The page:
PHI Informal Logic/103
May 7, 2012
Stephen Carter, Ph.D.
Physician assisted suicide is the practice of providing a patient with information, medication, and or equipment to use to end their own life. Physician assisted suicide remains a controversial issue both legally and morally (Wolfsast, 2008).The debate on whether to legalize physician assisted suicide has been alive for centuries. Some parts of the world like Australia have legalized the act while others like England are resisting the legalization (Wolfslat, 2008). Physician assisted suicide should be legalized in order to assist terminally ill individuals. Terminally ill patients deserve to have a choice to die with dignity.
Part I: Argument
The first argument is the right to die with dignity. When an individual is terminally ill they should have the right to choose when suffering has become intolerable. The concern for their quality of life needs to be respected. A terminally ill person is one who is dying from a disease is usually given less than six months to live (Kinckerbocker, 2007). It is extremely difficult for the patient and their family to understand and accept what road lies ahead. The patient may want to feel in control of their life and may choose to die without suffering immense pain and anguish.
The Oregon and Washington Death with Dignity Acts allows the terminally ill patient the right to choose when they feel suffering has become intolerable. The physician and the patient are protected under this law. The physician is able to respond to the patient and families compassionately and effectively, the law is strictly regulated and monitored (Knickerbocker, 2007). The law ensures the patient is the decision maker and the law requires the patient self-administers the prescribed medication.
There are two types of assisted suicide, which include active and passive assisted suicides (Kluge, 2007). As regards passive assisted suicide, it may be possible when, for example a patient is suffering from a terminal illness disease like HIVE/AIDS and has reached the final stages where recovery is not possible. For this case, the patient’s medication should be discontinued provided he or she has consented to the act, especially when this consent is made available in the form of a will. The same should also be possible when a patient is in a critical condition, and the family members can provide a will written by the patient consenting to the act at the time of his consciousness (Kluge, 2007).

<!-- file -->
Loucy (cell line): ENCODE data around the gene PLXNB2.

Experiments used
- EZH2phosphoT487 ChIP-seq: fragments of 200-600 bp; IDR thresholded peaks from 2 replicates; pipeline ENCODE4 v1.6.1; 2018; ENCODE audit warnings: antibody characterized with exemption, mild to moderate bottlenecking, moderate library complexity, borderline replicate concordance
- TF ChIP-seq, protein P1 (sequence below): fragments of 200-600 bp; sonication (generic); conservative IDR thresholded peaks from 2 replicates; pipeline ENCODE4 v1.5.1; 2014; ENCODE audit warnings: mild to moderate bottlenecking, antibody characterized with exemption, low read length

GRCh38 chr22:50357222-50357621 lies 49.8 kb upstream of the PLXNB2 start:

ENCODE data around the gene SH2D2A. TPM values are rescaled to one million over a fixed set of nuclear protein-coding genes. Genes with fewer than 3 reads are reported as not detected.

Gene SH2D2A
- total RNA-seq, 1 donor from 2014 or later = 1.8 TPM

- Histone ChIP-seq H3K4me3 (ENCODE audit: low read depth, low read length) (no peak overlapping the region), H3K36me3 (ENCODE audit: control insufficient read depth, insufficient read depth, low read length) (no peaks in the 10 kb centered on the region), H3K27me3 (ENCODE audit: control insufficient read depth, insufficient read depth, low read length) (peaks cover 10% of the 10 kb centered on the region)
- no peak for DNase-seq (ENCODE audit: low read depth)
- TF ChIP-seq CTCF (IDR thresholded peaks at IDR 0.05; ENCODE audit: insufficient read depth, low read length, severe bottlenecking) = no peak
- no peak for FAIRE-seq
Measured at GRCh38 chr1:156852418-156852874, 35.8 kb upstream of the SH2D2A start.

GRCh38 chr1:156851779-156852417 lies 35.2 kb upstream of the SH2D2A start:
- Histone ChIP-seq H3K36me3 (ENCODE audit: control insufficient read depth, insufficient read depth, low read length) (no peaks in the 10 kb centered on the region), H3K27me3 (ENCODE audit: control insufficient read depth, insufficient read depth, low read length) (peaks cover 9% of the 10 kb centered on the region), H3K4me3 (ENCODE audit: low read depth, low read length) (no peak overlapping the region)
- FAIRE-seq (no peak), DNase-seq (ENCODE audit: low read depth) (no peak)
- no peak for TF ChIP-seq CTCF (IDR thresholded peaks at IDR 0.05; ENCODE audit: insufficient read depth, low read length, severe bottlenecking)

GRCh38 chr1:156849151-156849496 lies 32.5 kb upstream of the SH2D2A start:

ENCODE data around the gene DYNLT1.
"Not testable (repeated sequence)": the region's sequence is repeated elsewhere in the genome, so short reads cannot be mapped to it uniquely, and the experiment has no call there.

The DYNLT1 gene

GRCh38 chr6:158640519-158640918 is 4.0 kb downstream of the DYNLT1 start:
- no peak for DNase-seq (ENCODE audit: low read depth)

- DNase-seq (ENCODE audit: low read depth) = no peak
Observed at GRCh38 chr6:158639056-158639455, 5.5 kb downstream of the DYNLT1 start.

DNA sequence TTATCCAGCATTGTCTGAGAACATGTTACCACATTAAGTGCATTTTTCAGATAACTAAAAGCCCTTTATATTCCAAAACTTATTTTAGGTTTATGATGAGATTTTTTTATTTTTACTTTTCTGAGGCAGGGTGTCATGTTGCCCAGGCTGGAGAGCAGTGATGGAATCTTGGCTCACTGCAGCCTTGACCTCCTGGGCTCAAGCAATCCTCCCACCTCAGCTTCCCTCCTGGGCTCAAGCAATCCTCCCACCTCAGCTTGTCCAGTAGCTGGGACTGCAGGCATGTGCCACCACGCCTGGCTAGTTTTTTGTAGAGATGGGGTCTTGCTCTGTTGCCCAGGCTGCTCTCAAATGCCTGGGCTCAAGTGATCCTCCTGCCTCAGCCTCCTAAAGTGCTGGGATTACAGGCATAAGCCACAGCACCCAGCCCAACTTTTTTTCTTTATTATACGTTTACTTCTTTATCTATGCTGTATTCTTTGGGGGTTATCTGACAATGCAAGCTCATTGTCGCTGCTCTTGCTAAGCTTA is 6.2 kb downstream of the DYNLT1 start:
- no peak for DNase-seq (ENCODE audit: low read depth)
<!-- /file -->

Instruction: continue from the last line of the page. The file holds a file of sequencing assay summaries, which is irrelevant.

In regard to active assisted suicide, there are conditions, which should be considered as justifying the act. A condition is when a patient is undergoing physical pain that he cannot bear and where death is proven to be inevitable. Where such a patient gives consent by word of mouth to the physician, the physician should be allowed by law to execute his or her patient’s will provided all pain relieving measures are exhausted (Kluge, 2007).
People with terminal illness should be allowed to end their lives because patients who are at the last stages of terminal illnesses face a terrible future ahead of them, including low quality life. The gradual decline of their body functions, the failure of their body organs and their need for artificial life support machines subject them to a lot of suffering. Sometimes, some diseases gradually destroy the brain of these patients. Some medication is necessary to relive the patient’s pain but it leaves them with painful consequences, and they become a burden to their families and society (Hayden, 2009). Considering the above sufferings, it becomes more human to give these patients a chance to choose a way of enhancing their lives, and die with dignity.
Part II: Counter Argument
The arguments against physician suicide being legal have many unresolved issues. Physician assisted suicide should be illegal because it violates…